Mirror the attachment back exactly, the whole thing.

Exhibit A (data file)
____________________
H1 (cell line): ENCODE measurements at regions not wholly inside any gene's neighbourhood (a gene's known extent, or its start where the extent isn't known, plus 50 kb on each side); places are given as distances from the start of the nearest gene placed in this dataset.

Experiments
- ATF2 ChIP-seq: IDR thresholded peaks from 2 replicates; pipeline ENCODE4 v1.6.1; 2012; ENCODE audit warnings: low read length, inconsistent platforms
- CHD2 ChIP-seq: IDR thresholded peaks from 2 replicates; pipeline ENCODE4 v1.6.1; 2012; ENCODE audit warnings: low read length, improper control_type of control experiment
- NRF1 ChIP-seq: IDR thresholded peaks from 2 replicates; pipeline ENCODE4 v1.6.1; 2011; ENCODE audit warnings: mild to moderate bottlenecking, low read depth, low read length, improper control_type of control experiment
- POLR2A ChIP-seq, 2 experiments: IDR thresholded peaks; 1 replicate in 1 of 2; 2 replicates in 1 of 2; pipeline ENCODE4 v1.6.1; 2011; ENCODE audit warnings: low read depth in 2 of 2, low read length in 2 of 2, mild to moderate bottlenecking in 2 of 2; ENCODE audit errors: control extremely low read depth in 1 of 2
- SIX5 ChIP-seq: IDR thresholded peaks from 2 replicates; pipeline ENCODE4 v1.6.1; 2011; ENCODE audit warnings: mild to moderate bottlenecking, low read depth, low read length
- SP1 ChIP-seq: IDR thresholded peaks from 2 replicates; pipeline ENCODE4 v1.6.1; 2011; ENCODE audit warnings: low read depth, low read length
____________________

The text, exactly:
H1 (cell line): ENCODE measurements at regions not wholly inside any gene's neighbourhood (a gene's known extent, or its start where the extent isn't known, plus 50 kb on each side); places are given as distances from the start of the nearest gene placed in this dataset.

Experiments
- ATF2 ChIP-seq: IDR thresholded peaks from 2 replicates; pipeline ENCODE4 v1.6.1; 2012; ENCODE audit warnings: low read length, inconsistent platforms
- CHD2 ChIP-seq: IDR thresholded peaks from 2 replicates; pipeline ENCODE4 v1.6.1; 2012; ENCODE audit warnings: low read length, improper control_type of control experiment
- NRF1 ChIP-seq: IDR thresholded peaks from 2 replicates; pipeline ENCODE4 v1.6.1; 2011; ENCODE audit warnings: mild to moderate bottlenecking, low read depth, low read length, improper control_type of control experiment
- POLR2A ChIP-seq, 2 experiments: IDR thresholded peaks; 1 replicate in 1 of 2; 2 replicates in 1 of 2; pipeline ENCODE4 v1.6.1; 2011; ENCODE audit warnings: low read depth in 2 of 2, low read length in 2 of 2, mild to moderate bottlenecking in 2 of 2; ENCODE audit errors: control extremely low read depth in 1 of 2
- SIX5 ChIP-seq: IDR thresholded peaks from 2 replicates; pipeline ENCODE4 v1.6.1; 2011; ENCODE audit warnings: mild to moderate bottlenecking, low read depth, low read length
- SP1 ChIP-seq: IDR thresholded peaks from 2 replicates; pipeline ENCODE4 v1.6.1; 2011; ENCODE audit warnings: low read depth, low read length